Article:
I didn’t like it. In fact, I really didn’t like it. The comparison to Shirley Jackson on the cover tempted but misled me: there’s nothing sly or subtle in this novel, nothing to make you start and look again, or laugh then shudder and look away, the way you have to with We Have Always Lived in the Castle. The only reason I can think of that Eileen was nominated for prestigious prizes including the Booker is that in the rush to free women writers and female protagonists from the stifling obligation to be nice and likable some people have concluded that being mean and unlikable is an aesthetic virtue in and of itself. I have written about this trend a couple of times before: here, comparing Claire Messud’s The Woman Upstairs (which I disliked for some of the same reasons I disliked Eileen) to Barbara Pym’s (much better) Excellent Women, and here, attempting to parse the Ferrante phenomenon. I don’t object in principle to novels preoccupied with anger, vomit, and excrement, and I don’t demand carthasis or epiphany as my reward for being vicariously immersed in them, but I would like some sense that they mean something, or that the novel somehow takes us beyond them. Eileen (like Eileen) is just nasty for nastiness’s sake. Who needs that? Not me.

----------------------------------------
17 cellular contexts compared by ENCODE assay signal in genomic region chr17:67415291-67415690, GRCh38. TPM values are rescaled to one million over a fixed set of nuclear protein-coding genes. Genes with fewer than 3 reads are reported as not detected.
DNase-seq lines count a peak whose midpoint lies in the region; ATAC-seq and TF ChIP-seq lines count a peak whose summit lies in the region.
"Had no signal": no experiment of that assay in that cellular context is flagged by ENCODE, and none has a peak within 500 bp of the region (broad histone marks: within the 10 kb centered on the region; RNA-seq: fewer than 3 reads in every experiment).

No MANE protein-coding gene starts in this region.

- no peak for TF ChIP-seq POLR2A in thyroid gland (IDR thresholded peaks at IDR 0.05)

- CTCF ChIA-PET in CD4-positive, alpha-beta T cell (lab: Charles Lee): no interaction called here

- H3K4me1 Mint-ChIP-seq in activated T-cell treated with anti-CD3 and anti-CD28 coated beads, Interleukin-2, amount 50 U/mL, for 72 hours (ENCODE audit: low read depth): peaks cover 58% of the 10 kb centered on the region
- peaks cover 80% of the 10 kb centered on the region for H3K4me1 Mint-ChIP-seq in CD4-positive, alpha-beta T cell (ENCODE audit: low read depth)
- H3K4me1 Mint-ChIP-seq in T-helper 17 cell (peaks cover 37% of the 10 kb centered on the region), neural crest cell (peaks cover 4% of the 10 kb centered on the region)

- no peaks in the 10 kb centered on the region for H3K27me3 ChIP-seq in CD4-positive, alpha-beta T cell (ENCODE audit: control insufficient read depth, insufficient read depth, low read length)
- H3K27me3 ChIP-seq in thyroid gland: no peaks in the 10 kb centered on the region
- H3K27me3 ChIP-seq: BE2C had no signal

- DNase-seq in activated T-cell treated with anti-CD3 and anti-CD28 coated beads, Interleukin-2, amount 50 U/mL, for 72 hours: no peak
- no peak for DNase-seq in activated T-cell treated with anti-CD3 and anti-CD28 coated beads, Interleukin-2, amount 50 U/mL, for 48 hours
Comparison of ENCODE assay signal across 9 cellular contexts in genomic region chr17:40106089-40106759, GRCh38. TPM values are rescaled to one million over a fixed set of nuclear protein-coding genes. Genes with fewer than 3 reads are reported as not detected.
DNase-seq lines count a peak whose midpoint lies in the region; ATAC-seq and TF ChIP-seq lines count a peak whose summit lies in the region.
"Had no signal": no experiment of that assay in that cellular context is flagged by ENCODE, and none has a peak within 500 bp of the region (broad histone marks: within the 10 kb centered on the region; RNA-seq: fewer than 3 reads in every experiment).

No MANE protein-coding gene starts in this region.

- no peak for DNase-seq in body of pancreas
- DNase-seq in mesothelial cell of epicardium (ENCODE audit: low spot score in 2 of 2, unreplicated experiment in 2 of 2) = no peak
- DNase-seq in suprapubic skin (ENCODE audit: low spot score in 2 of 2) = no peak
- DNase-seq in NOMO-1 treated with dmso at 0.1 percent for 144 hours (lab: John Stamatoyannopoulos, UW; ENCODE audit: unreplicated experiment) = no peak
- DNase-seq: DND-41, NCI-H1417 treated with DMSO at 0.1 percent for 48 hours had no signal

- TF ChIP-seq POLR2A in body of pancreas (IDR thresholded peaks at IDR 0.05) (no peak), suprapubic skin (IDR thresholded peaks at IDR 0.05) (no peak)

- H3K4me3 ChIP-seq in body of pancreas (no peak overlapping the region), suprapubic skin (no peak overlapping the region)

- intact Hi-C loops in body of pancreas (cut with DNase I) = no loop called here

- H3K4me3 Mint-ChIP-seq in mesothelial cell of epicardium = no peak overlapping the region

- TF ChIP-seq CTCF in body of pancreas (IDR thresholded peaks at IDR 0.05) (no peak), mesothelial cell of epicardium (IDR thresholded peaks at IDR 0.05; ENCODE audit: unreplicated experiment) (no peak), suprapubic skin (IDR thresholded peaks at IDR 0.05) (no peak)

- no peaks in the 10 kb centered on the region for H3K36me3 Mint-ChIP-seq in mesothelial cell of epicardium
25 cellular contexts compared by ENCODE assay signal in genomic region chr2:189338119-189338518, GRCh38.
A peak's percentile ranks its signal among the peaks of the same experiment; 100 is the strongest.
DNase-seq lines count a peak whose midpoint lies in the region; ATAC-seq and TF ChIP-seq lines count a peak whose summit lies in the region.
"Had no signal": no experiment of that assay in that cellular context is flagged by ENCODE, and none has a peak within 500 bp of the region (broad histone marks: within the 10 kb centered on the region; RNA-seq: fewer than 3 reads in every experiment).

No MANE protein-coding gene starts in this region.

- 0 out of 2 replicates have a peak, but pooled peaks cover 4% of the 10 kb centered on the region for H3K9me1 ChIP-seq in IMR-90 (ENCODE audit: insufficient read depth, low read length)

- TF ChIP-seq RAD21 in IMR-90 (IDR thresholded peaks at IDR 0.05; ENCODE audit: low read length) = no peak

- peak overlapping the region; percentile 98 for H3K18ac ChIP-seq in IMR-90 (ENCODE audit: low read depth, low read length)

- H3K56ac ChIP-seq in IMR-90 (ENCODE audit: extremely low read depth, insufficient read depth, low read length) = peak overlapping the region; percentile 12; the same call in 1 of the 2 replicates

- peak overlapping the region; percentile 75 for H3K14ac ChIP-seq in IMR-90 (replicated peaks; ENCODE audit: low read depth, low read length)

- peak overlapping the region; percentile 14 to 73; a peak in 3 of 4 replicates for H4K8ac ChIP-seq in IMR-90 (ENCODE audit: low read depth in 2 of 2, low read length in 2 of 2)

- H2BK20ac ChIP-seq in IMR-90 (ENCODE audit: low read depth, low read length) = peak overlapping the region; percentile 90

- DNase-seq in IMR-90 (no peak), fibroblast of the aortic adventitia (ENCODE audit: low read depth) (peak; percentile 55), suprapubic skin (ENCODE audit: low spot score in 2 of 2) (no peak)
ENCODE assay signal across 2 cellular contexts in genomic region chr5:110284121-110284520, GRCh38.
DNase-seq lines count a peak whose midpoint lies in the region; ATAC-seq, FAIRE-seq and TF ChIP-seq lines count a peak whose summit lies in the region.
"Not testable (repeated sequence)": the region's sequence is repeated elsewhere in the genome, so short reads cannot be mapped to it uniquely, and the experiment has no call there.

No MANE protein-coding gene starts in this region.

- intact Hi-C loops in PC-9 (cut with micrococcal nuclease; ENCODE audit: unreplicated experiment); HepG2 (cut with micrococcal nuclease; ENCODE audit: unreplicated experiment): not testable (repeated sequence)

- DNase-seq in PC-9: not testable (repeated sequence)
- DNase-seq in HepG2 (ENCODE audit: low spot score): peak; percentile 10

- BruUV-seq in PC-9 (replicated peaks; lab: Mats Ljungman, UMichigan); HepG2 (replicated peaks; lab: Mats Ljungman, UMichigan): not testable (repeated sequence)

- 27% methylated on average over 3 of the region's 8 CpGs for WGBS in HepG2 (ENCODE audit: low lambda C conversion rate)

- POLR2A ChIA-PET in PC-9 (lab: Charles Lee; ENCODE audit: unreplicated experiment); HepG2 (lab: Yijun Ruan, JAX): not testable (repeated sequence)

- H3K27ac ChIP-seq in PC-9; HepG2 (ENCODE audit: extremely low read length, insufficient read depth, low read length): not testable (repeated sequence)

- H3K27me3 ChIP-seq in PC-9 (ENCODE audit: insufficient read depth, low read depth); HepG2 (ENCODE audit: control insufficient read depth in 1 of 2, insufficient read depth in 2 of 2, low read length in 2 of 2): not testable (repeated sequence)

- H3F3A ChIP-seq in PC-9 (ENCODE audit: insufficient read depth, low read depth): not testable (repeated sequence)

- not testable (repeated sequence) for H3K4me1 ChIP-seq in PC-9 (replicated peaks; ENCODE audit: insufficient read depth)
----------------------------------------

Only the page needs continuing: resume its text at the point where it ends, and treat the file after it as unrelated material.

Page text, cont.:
Feel free to tell me I’m wrong. Did I miss some redeeming subtlety, some glints of humor, some pay-off for 260 pages of graphic unpleasantness?